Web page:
Chapter 33 - What Rests Inside a Cold Box

Rivulets flowed down the lush green field as Guile galloped with Skell atop his back. Retta and the Krulon continued out into the horizon. Feathers danced in the air, both from Retta and the Krulon. However, the Krulon did not possess wings. Guile had never seen such a creature before. They had feathers, but couldn’t fly.


Tree branches swayed within the sparse forests surrounding them and bugs sang out in unison, a chorus echoing across their stage of grass. The groves offered no space for any Zinnal to hide in, so they didn’t have to worry about Retta losing the Krulon. But, as for them, they lost the two within a few seconds.


“Come on, we gotta go faster!” Skell shouted, pointing his front hoof forward.


Guile quickened his pace. “I don’t think we’re going to make it!” He coughed out, gasping for air.


“Pick me up and throw me!” Skell knocked at Guile’s fur.


“I don’t see how that’s going to work!”


“Just do it!”


Guile grabbed and lifted Skell as best he could with his hands above his head. His body now weighted toward the front caused him to misstep, but he swiftly regained balance and continued sprinting. How far did Skell expect him to throw? The Krulon was an entire field away. Perhaps the Skolorok could crack the ground and extend it far enough out to unleash his sleeping gas? No, the Krulon wasn’t even in sight anymore. Just what could Skell be planning? Guile didn’t argue any further and tightened his muscles and stretched his arms back. He threw his arms forward as hard as he could and let go.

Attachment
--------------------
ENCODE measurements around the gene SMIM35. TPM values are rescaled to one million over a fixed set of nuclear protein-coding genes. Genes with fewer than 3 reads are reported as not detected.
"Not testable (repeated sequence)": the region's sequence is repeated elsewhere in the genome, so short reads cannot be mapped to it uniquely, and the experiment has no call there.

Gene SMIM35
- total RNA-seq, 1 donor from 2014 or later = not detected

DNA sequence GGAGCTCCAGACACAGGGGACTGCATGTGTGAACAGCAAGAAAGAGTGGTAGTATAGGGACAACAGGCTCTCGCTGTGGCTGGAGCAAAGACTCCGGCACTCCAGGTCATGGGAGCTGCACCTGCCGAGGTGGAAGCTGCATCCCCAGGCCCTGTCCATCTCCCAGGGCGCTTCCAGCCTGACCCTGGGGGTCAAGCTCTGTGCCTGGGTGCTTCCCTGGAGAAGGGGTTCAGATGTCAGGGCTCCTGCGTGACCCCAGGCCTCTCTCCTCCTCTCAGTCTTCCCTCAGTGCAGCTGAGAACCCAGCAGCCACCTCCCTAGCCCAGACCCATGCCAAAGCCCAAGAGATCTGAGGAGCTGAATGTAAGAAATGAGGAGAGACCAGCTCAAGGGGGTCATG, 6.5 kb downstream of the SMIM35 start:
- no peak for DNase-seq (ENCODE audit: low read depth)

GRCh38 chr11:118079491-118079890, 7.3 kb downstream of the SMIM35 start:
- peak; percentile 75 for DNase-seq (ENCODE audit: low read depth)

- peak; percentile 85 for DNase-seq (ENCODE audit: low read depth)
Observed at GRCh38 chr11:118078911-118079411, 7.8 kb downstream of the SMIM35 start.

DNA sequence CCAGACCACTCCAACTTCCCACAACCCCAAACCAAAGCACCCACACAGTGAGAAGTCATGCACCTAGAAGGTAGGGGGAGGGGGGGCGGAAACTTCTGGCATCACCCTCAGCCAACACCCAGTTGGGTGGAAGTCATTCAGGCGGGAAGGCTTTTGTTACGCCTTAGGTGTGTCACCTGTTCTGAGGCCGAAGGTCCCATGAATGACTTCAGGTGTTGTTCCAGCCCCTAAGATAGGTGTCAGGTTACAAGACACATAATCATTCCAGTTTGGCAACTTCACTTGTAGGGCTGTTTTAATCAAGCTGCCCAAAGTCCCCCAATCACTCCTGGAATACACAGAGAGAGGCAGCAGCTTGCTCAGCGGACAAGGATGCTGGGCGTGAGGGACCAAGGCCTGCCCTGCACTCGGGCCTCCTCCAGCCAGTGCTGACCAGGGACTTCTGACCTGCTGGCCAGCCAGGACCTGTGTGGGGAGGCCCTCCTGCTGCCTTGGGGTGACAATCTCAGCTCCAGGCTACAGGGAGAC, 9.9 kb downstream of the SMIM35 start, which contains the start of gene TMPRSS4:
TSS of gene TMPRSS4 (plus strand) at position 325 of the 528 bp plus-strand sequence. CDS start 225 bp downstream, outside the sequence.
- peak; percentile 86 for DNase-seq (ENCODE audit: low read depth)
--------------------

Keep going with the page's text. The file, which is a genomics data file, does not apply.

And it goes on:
Skell tore through the air and hit the ground tail first, crunching into the ground, then Skell tumbled over like a baby Gurden learning how to crawl.


“…That’s it? That’s all you can do!?” Skell screamed and jumped to his feet. “Hurry and pick me back up!”


“How was that my fault?! You made a tiny dent in the earth and then fell over! What were you expecting to do anyway?!” Guile slapped his own face. How embarrassing. He sprinted a few seconds and leaned toward the dirt covered Skolorok. Skell maneuvered his way back up.


“We need a new plan of attack.” Skell wiped the mud from his horns. “Though I see no way how we are catching up. Guess we just gotta keep running and hope they slow down.”


“We? I’m the one running.” Guile huffed.


“Yeah, but aren’t Gurdens supposed to be sturdy. You told me you guys are the mail carriers of Jalla, right?” Skell sighed. “I think eventually we can catch up, Krulons aren’t known for endurance. Retta should be able to glide in the sky until they stop for a rest. Hopefully, she’ll be able to report their location to us with enough time for us to get back before the Krulon takes off again.”


“Gurdens are sturdy, but you do realize I am carrying you too, right?” Guile heaved.


“Hmm, I suppose that could be a factor in our failure.”


“Why don’t we just stop for now? Retta can tear through the sky to find us whenever she has something important to tell us. There is no way we are going to be of any help even if we caught up right away. I’d collapse.” Guile slowed his pace.


Skell snickered, “I guess, but you don’t wanna know what happens to us if we don’t finish the mission when our time is up.”


“We still have two days. And like you just said, we have Retta.”